Afghanistan’s Road to 2019: Security for Democracy

2019 presidential elections

Over the past 16 years, democracy has laid deep roots in Afghanistan. This has been among the greatest achievements of Afghan society and of its international allies. However, without security, this newly-rooted Afghan democracy, which is backed by a majority of citizens, faces grave risks. This summer, during Ramadan, Kabul witnessed one of the deadliest terrorist attacks, with more than 80 lives lost and hundreds wounded.  The situation was so bleak that there were massive public protests calling for the ouster of the country’s leaders. This country-wide frustration has also permeated Afghanistan’s international allies, who are perplexed by the challenge of developing a new security strategy in the country. However, any such strategy should preserve the achievement of democracy by Afghanistan, and in the short term, focus on providing a safe space for the 2019 presidential elections to be held.

Maturing Political Space in Afghanistan

The Ramadan attack was a litmus test for Afghanistan’s democracy. It pushed the society and polity to exercise their democratic rights and renew efforts to fight for justice, security, and stability. In fact, one of the greatest victories in the post-2001 era has been the Afghan desire to participate more actively in democracy. A new political landscape, with new alliances and political groups such as the Coalition for the Rescue of Afghanistan, Axis of Afghanistan People, and a grassroots effort called the Enlightenment Movement, is taking shape. Afghanistan now has an educated electorate and mature political parties, who are accustomed to the rules of democracy—presidential and parliamentary elections over the past 16 years have served as great learning exercises.

An election environment without all its players (parties) produces a suboptimal outcome in terms of the welfare of the electorate. Therefore, the participation of all parties is necessary, no matter the moral judgments, as long as they respect democratic principles, represent an electorate, and promote peace going forward. Hence, elections since 2001 have remained suboptimal because a major, controversial player like the Hezb-e-Islami Afghanistan from the Soviet resistance era of 1979-89 was missing from the political scene.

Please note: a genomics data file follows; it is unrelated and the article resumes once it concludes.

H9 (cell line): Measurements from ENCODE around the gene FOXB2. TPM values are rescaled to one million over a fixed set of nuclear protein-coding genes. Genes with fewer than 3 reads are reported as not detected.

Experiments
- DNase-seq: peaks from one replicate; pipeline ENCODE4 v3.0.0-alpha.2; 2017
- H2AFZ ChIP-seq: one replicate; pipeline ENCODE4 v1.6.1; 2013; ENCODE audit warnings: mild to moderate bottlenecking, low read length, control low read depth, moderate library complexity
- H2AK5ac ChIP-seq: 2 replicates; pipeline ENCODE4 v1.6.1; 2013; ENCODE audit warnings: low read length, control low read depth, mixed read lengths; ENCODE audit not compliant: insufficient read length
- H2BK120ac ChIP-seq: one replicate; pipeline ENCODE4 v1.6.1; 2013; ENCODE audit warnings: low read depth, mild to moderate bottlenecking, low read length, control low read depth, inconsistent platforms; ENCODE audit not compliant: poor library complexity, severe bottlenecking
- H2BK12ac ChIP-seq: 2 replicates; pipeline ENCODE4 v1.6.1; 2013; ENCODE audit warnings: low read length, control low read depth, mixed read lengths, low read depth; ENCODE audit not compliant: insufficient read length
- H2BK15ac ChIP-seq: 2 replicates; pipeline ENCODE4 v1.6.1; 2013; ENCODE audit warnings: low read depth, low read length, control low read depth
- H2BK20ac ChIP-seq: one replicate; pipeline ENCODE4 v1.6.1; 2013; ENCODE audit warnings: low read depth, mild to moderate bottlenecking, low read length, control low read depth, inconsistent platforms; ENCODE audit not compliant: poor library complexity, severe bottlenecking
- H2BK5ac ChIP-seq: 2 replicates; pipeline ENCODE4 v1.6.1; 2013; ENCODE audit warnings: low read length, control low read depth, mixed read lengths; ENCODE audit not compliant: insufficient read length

Although feared by some Afghans, its leader Gulbuddin Hekmatyar returned to the political scene recently, rightly voicing support for the Afghan constitution, government, and lasting peace. The competition among parties in a democracy helps clarify positions and leads to better representation of the electorate’s interests. Thus, with the current government grappling with threats and public grievances, the formation of new political alliances and the return of Hekmatyar will provide much-needed alternatives to the Afghan electorate in 2019.

Importance of Free and Fair Elections

Preserving democracy is crucial for ensuring participatory citizenship in Afghanistan. Given the country’s ethnic diversity, free and fair elections have been the main mechanism over the past 17 years through which Afghans have come to a consensus over their leader.

Arguably, the only lasting equilibrium (i.e., the Nash equilibrium in economic terms) moving forward is to have a peaceful transition of authority through the 2019 presidential elections as described in Table 1 and explained in the following paragraph. Any other strategy can generate payoffs that would be inferior to the equilibrium payoff under elections. In other words, use of force by either the government or political parties to transfer authority would cause hefty losses due to potential political conflict.

In a political play between the Afghan government and parties, four possible scenarios can play out as described in Table 1. Payoff A is the Nash equilibrium, which in this case is the best outcome in absolute terms—where authority is transferred to a party through elections, and the government provides a safe space for elections to occur. If any party chooses to use force before or during the election, conflict can arise. The same is true when the current government opts to legitimize its continuity through force. To avoid this conflict, it would take negotiations, which can take a long time and may create a vacuum of power, inviting the Taliban to extend their territorial claim. Everyone loses in payoff B or C. Government services can slow down. Economic activity can decline. Personal business interests and territorial strongholds of party members can weaken with the Taliban’s surge. In payoff D, where both the government and parties choose to use force, a conflict is the only outcome with significant negative payoffs for all involved.

Concluding Thoughts

Since 2001, a major achievement of Afghan politics has been the embrace of democracy. Political parties have matured, realizing that personal, local, and national interests are on the line without a democratic space and a legitimate government. This realization is a win for Afghans and the international community since it contributes to peace and stability in the country. Thus, security strategies for Afghanistan should include a focus on providing a safe space for the upcoming 2019 presidential elections.

Editor’s note: All views are the author’s own and don’t necessarily reflect the views of the institutions with which he is affiliated.

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Image 1: Andalou Agency via Getty Images

Image 2: Created using Piktochart.

Posted in , Afghanistan, Elections

Ahmad Zia Wahdat

Ahmad Zia Wahdat

Ahmad Zia Wahdat is a Lynn fellow in Applied and Behavioral Economics at Purdue University. He is also an economic consultant with the World Bank. Previously, he worked as a Research Associate with the Harvard Business School and MIT Sloan School of Management.

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